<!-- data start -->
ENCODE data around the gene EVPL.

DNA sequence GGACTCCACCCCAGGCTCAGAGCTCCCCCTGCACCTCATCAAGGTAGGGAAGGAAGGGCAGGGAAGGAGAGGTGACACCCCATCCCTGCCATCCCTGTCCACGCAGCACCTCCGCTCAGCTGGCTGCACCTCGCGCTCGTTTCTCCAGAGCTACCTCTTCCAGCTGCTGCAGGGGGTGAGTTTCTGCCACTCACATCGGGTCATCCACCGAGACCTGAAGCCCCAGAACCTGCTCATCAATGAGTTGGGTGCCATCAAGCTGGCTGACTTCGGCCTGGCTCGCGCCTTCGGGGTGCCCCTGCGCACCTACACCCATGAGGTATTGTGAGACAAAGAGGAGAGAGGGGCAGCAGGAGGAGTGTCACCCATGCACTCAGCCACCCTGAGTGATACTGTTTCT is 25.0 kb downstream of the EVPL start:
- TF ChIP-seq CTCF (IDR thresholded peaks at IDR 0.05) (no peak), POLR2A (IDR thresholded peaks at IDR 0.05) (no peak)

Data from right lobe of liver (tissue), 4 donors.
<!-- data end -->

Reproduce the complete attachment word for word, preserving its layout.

ENCODE data around the gene EVPL.

DNA sequence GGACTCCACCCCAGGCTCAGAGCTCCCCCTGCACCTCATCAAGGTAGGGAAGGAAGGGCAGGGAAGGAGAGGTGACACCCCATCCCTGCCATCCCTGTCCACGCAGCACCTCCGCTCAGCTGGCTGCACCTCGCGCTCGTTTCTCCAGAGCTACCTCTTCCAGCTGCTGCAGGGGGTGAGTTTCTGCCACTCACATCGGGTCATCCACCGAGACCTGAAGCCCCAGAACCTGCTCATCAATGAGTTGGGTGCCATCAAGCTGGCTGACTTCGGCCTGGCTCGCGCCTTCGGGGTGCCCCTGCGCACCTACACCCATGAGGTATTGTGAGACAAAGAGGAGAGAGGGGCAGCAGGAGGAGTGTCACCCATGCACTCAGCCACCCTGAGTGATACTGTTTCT is 25.0 kb downstream of the EVPL start:
- TF ChIP-seq CTCF (IDR thresholded peaks at IDR 0.05) (no peak), POLR2A (IDR thresholded peaks at IDR 0.05) (no peak)

Data from right lobe of liver (tissue), 4 donors.